Gabriel Resources Ltd. is a Canadian TSX-V-listed resource company focused on permitting and developing controversial Roșia Montană gold and silver project located in western central Romania. The Project, the largest undeveloped gold deposit in Europe, is owned through Rosia Montana Gold Corporation S.A. (RMGC), a Romanian Company in which Gabriel Resources holds an 80.69% stake and CNCAF Minvest S.A., a Romanian state-owned mining enterprise, the rest..

The World Bank is an international financial institution that provides loans to countries of the world for capital projects. It comprises two institutions: the International Bank for Reconstruction and Development (IBRD), and the International Development Association (IDA). The World Bank is a component of the World Bank Group.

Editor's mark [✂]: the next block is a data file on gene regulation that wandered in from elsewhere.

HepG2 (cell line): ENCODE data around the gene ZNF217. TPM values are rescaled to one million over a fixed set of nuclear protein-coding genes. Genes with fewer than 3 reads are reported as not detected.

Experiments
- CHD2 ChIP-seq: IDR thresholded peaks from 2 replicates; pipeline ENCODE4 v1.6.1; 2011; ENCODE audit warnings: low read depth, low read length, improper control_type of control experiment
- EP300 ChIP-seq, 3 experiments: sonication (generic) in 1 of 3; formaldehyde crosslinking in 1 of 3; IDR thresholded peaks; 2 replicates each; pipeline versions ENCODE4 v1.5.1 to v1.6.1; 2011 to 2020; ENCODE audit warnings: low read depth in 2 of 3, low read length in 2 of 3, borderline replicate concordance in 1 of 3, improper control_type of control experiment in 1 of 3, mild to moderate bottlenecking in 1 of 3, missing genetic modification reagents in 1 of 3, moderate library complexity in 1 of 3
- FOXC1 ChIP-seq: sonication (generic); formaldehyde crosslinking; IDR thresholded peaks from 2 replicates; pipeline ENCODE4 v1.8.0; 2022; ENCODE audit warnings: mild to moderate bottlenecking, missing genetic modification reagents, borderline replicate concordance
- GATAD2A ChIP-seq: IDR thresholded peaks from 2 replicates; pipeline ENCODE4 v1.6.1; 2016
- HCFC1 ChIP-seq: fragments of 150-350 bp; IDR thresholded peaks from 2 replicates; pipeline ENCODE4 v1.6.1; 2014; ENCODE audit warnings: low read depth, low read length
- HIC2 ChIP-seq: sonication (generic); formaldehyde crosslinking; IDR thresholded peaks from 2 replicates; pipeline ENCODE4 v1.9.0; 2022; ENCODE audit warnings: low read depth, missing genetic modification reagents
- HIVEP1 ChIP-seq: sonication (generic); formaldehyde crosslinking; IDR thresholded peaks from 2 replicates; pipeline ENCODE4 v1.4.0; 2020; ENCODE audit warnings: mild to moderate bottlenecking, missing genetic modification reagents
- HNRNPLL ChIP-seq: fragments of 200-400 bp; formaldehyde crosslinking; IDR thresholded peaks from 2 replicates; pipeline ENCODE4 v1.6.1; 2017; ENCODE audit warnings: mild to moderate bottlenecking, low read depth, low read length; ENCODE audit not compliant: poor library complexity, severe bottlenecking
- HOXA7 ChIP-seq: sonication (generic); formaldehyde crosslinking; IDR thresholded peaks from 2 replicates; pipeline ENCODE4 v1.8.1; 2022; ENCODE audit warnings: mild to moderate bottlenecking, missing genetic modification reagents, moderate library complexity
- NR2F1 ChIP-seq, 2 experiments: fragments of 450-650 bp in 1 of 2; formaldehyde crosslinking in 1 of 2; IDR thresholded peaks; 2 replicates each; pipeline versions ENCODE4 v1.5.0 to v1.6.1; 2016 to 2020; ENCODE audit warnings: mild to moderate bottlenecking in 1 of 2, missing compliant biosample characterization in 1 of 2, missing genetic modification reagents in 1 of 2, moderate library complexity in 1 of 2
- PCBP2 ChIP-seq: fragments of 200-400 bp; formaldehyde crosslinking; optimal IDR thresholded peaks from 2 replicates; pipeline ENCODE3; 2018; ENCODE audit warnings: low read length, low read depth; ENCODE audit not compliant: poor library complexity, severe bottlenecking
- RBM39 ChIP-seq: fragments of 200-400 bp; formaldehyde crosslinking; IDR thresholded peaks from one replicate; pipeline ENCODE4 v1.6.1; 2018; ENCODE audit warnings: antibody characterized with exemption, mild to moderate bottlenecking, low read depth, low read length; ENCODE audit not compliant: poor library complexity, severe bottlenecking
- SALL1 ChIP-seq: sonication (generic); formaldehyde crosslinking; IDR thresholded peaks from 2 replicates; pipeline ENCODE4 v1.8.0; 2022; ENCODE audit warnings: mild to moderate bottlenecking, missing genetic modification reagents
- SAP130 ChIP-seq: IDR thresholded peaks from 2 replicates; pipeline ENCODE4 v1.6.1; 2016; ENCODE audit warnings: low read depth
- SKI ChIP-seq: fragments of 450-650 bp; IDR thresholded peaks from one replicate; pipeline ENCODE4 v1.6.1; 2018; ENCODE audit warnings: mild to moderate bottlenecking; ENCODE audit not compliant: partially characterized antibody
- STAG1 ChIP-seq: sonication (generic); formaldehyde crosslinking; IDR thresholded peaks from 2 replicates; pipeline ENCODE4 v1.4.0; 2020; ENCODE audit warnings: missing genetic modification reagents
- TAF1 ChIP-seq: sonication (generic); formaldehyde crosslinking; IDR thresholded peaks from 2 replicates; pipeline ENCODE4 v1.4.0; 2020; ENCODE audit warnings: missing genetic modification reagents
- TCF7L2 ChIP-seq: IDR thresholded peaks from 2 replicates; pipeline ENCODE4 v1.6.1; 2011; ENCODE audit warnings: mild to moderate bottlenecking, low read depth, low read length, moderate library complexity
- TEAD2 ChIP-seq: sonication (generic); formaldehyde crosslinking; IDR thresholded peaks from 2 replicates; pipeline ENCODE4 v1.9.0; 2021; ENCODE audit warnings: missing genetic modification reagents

Figures

In 2004, according to Europaworld.com, the main mining industries in thousand metric tons were: [4]

Lignite A soft, brown, combustible, sedimentary rock

Lignite, often referred to as brown coal, is a soft, brown, combustible, sedimentary rock formed from naturally compressed peat. It is considered the lowest rank of coal due to its relatively low heat content. It has a carbon content around 60–70 percent. It is mined all around the world, is used almost exclusively as a fuel for steam-electric power generation, and is the coal which is most harmful to health.

Iron ore ore rich in iron or the element Fe

Iron ores are rocks and minerals from which metallic iron can be economically extracted. The ores are usually rich in iron oxides and vary in colour from dark grey, bright yellow, or deep purple to rusty red. The iron is usually found in the form of magnetite (Fe
3
O
4
, 72.4% Fe), hematite (Fe
2
O
3
, 69.9% Fe), goethite (FeO(OH), 62.9% Fe), limonite (FeO(OH)·n(H2O), 55% Fe) or siderite (FeCO3, 48.2% Fe).